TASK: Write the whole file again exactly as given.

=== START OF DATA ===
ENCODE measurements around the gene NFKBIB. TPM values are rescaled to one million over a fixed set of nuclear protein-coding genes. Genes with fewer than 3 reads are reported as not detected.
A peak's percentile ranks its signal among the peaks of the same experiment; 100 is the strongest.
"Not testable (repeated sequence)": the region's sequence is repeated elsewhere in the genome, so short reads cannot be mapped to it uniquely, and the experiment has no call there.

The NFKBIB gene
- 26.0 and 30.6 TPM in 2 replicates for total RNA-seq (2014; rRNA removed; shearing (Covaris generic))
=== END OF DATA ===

ENCODE measurements around the gene NFKBIB. TPM values are rescaled to one million over a fixed set of nuclear protein-coding genes. Genes with fewer than 3 reads are reported as not detected.
A peak's percentile ranks its signal among the peaks of the same experiment; 100 is the strongest.
"Not testable (repeated sequence)": the region's sequence is repeated elsewhere in the genome, so short reads cannot be mapped to it uniquely, and the experiment has no call there.

The NFKBIB gene
- 26.0 and 30.6 TPM in 2 replicates for total RNA-seq (2014; rRNA removed; shearing (Covaris generic))